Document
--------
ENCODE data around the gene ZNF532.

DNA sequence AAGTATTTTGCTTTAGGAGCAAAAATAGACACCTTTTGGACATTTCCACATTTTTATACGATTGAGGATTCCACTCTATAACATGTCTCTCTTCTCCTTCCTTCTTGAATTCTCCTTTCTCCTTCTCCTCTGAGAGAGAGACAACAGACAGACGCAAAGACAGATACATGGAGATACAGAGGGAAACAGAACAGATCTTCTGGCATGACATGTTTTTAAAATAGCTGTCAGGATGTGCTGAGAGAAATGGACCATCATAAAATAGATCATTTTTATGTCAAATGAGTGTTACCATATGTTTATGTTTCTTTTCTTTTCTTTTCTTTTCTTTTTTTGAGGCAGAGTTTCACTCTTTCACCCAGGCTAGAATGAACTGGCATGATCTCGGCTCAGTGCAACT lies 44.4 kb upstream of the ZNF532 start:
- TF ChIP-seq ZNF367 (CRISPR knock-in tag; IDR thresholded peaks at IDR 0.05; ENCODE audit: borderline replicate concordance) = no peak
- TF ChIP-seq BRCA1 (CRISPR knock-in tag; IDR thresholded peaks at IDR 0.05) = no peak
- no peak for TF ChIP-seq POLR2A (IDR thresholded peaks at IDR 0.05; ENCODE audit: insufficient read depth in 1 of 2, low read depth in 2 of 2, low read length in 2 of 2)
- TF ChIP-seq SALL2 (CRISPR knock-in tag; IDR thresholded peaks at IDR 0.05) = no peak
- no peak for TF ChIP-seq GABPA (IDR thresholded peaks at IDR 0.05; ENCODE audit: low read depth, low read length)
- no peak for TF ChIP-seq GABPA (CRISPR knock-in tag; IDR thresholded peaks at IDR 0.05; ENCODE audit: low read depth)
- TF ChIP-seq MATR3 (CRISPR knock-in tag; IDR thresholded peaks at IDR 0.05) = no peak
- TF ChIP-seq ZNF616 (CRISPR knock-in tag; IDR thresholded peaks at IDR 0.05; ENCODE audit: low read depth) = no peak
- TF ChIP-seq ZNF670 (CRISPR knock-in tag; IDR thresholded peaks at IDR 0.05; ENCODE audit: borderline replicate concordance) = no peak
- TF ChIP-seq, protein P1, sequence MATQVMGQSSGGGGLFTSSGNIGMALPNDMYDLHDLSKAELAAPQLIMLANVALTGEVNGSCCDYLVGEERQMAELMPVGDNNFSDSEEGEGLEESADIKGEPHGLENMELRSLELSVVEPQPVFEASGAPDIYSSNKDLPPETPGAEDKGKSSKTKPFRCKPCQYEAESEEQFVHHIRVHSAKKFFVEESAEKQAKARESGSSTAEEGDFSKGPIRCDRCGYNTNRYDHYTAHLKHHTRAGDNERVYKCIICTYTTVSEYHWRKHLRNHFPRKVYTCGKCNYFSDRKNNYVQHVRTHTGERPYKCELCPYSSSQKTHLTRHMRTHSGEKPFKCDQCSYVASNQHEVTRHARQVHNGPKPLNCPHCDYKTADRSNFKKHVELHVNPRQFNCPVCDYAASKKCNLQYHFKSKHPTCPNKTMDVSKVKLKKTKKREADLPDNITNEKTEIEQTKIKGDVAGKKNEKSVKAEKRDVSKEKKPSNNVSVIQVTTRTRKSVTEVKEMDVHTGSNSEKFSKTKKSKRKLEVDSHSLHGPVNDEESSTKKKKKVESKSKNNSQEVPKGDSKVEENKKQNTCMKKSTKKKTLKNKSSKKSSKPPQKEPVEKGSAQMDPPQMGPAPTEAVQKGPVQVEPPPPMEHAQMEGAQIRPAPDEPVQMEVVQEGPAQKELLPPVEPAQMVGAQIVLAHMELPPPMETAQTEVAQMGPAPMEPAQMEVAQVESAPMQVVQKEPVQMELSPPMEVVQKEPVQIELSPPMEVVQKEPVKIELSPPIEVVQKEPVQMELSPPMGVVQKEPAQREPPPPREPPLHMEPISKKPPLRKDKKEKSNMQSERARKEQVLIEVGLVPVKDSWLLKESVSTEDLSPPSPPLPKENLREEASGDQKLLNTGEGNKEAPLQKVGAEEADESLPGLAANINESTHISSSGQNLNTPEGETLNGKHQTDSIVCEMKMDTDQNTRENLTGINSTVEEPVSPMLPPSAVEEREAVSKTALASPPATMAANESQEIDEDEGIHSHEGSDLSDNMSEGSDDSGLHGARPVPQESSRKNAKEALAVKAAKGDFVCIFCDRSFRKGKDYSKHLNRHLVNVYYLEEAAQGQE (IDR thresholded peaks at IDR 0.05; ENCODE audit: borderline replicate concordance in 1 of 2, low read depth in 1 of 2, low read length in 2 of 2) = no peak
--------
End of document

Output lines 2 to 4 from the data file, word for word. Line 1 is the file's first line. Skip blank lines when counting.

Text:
DNA sequence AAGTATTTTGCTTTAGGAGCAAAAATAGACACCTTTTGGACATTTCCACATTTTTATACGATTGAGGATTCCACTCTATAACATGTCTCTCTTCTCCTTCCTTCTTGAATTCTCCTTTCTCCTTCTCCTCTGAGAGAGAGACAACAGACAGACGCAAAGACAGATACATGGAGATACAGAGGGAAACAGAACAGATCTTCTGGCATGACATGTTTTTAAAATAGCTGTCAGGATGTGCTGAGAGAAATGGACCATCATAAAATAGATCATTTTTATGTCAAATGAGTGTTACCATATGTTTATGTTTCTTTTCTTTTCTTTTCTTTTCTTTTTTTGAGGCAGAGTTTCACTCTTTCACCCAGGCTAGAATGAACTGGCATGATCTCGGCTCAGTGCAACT lies 44.4 kb upstream of the ZNF532 start:
- TF ChIP-seq ZNF367 (CRISPR knock-in tag; IDR thresholded peaks at IDR 0.05; ENCODE audit: borderline replicate concordance) = no peak
- TF ChIP-seq BRCA1 (CRISPR knock-in tag; IDR thresholded peaks at IDR 0.05) = no peak